The screenshot shows an example of a warning from Excel while trying to execute an XLL file. The alert says, "Microsoft Office has identified a potential security concern." It warns that no digital signature is available and displays the file path. The user has the option to enable the add-in or leave it disabled.
Figure 3. Warning by Excel while trying to execute an XLL file.

For the reasons described, XLL files can be a good choice for adversaries seeking to gain an initial foothold on a victim machine. An attacker can get code packaged into a DLL loaded by Excel, which in turn may mislead security products that are not prepared to deal with this scenario.

Figure 4 shows an example of an XLL file in a PE editor. Among other exported functions, we can find the xlAutoOpen and xlAutoClose functions.

The screenshot shows an example of an XLL file in a PE editor. Among other exported functions, we can find the xlAutoOpen and xlAutoClose functions.
Figure 4. Excel add-in exports as shown by the PE header editor CFF Explorer.

Malicious Excel Add-In (XLL) Dropper

We have observed malicious emails with the following XLL samples attached:

SHA256: 7a6f8590d4be989faccb34cd393e713fd80fa17e92d7613f33061d647d0e6d12
SHA256: fbc94ba5952a58e9dfa6b74fc59c21d830ed4e021d47559040926b8b96a937d0

Excel-DNA

The XLL sample we encountered utilizes a legitimate open-source framework for Excel add-in development called Excel-DNA. The framework has several features that also suit malware authors. One is the ability to load a compressed .NET assembly packaged in the PE resources directly to memory without “touching” the disk. Therefore, despite being a legitimate framework, Excel-DNA has functionality that resembles malicious loaders and can be abused as a loader.

Excel-DNA has another attribute that may hinder coverage with Yara, likely unknown even to the malware authors. For some reason, many Excel-DNA samples have slightly more than 10,000 exported functions, most of them without any meaningful functionality. The Yara PE module export function parsing limit is only 8,192. Therefore, a Yara rule that targets a certain export name located at an index higher than 8192 will not match against the sample.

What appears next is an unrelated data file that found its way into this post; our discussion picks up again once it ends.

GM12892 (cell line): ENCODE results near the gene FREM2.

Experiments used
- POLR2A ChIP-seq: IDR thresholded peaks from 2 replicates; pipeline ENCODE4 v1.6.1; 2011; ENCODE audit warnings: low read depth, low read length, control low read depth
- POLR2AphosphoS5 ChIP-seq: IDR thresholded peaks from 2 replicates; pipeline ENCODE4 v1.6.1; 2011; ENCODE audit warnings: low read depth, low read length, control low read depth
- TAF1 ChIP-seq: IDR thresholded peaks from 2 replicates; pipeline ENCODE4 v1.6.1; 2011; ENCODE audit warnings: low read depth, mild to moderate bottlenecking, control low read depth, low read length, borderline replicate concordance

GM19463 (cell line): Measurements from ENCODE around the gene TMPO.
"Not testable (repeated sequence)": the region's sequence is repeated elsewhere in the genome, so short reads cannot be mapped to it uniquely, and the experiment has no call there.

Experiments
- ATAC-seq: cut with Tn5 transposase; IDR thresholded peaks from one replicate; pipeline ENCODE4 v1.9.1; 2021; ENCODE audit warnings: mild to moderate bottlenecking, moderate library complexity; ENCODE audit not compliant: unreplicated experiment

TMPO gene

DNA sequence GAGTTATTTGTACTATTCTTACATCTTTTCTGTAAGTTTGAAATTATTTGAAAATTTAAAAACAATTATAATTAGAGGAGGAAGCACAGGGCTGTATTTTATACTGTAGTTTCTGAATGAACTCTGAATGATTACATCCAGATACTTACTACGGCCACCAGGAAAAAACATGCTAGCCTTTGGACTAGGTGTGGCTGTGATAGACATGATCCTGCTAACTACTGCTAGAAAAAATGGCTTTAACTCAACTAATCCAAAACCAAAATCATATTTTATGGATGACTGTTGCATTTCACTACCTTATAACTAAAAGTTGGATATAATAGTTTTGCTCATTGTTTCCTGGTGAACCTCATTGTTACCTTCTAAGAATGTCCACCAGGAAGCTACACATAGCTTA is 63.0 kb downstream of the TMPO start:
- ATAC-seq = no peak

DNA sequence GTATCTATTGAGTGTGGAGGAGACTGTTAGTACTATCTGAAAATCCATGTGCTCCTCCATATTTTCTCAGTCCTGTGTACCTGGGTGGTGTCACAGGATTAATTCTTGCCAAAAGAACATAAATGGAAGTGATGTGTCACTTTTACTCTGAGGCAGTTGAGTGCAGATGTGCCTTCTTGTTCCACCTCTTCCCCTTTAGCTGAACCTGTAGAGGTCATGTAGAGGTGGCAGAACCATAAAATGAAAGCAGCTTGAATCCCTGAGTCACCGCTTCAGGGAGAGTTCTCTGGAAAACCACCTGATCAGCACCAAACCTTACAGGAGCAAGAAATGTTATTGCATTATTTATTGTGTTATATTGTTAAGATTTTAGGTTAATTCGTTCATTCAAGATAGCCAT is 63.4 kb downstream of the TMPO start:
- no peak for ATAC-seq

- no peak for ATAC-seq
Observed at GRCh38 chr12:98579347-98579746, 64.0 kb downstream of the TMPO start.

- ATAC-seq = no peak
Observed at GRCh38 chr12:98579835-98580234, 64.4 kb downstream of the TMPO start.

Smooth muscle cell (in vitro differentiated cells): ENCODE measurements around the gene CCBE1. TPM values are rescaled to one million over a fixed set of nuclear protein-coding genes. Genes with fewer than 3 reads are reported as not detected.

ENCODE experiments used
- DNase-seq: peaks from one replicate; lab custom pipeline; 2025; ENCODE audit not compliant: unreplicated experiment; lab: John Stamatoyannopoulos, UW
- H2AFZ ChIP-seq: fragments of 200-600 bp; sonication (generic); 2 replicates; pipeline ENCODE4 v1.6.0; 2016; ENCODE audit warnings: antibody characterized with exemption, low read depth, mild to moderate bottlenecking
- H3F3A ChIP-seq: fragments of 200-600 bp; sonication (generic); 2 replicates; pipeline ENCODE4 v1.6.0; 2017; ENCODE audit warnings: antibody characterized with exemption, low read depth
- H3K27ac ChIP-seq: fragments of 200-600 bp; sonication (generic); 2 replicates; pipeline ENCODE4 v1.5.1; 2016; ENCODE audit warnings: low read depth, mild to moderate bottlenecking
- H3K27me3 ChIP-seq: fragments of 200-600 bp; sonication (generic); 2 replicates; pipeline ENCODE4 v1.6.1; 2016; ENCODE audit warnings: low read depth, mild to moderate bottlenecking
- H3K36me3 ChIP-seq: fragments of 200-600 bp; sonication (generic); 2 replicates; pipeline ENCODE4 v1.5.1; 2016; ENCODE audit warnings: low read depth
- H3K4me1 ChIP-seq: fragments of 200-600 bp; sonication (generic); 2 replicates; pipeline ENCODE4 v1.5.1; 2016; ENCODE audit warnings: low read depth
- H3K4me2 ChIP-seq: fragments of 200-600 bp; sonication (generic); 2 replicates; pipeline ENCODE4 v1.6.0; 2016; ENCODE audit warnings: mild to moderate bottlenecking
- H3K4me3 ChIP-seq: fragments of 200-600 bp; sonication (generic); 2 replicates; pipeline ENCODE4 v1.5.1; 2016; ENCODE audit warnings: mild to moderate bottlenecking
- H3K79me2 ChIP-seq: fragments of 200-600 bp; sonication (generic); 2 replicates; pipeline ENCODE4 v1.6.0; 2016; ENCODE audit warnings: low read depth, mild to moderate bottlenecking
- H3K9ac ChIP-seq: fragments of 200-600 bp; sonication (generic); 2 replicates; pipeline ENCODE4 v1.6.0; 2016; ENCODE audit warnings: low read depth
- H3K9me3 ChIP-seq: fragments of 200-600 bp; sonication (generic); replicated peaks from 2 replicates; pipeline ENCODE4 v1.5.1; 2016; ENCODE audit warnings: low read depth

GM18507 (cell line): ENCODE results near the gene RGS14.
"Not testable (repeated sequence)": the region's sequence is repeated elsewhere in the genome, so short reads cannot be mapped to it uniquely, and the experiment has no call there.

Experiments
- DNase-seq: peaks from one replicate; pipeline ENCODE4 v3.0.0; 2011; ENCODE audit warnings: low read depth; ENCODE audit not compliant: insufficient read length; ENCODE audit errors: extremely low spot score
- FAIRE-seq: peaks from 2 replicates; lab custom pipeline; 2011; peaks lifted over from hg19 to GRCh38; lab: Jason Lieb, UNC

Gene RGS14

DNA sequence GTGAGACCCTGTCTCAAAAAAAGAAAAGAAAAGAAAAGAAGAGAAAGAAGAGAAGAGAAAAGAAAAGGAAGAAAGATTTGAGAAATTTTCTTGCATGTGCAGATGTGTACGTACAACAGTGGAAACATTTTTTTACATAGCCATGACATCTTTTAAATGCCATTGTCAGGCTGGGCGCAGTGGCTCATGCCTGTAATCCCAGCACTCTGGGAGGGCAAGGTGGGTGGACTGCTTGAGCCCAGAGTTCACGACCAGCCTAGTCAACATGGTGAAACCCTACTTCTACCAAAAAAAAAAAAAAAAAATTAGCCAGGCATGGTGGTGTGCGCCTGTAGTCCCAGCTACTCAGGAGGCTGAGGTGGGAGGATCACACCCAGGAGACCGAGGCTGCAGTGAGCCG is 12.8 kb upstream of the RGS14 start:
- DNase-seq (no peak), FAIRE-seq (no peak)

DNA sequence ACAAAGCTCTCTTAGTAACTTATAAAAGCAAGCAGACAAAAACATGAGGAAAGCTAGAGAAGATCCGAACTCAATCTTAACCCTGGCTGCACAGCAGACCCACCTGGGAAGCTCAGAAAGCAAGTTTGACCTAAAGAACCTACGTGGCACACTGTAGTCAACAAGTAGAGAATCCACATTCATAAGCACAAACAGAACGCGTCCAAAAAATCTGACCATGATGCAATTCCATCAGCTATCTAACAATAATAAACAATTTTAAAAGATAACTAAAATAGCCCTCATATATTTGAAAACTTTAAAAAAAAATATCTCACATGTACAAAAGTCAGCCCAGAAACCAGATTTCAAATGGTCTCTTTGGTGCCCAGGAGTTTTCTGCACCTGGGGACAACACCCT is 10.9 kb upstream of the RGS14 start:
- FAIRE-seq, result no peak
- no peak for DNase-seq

When we look at the resources of our Excel-DNA XLL, we can see an XML resource named __MAIN__. This resource contains information about which module gets loaded by Excel-DNA. In our case, the specified module will be decompressed from a resource named JACK.

The resource will be decompressed using the LZMA algorithm and subsequently loaded to memory.

When we look at the resources of our Excel-DNA XLL, we can see an XML resource named __MAIN__. This resource contains information about which module gets loaded by Excel-DNA. In our case, the specified module will be decompressed from a resource named JACK.
Figure 5. Excel-DNA resources.

We have created Python code for the extraction of such assemblies from an Excel-DNA add-in. You can find this script on the Unit 42 GitHub repo.

JACK Resource

The loaded module is a simple dropper. Upon loading the module, the AutoOpen method will be invoked. The malicious code in this method drops the final payload executable into %AppData%\service.exe and executes it (see Figure 6). It’s worth noting that the module contained in Jack is configurable, meaning in other versions it may download a payload instead of dropping it, as well as dropping a real Excel template and executing it.

The configuration is displayed in Figure 7, which contains the following options:

  • bDown - Download the payload.
  • templateEnabled - Drop and open an Excel template.
  • payload - Contains the payload to be dropped.
The loaded module is a simple dropper. Upon loading the module, the AutoOpen method will be invoked. The malicious code in this method drops the final payload executable into %AppData%\service.exe and executes it.
Figure 6. Decompiled code of the JACK dropper module with the AutoOpen method, as shown by dnSpy.
The configuration is displayed here, containing the following options: bDown - Download the payload, templateEnabled - Drop and open an Excel template, payload - Contains the payload to be dropped.
Figure 7. Dropper configuration variables and the final payload contained in a byte array.

Final Payload – Agent Tesla

SHA256: AB5444F001B8F9E06EBF12BC8FDC200EE5F4185EE52666D69F7D996317EA38F3

The final payload is an obfuscated Agent Tesla sample. In terms of features, Agent Tesla is extensively documented. Our sample exfiltrates the stolen data to the email phantom1248@yandex[.]com using the SMTP protocol. Figure 8 shows the decompiled entry point of our Agent Tesla sample. It is structured in a similar way to other Agent Tesla samples.

This shows the decompiled entry point of our Agent Tesla sample. It is structured in a similar way to other Agent Tesla samples.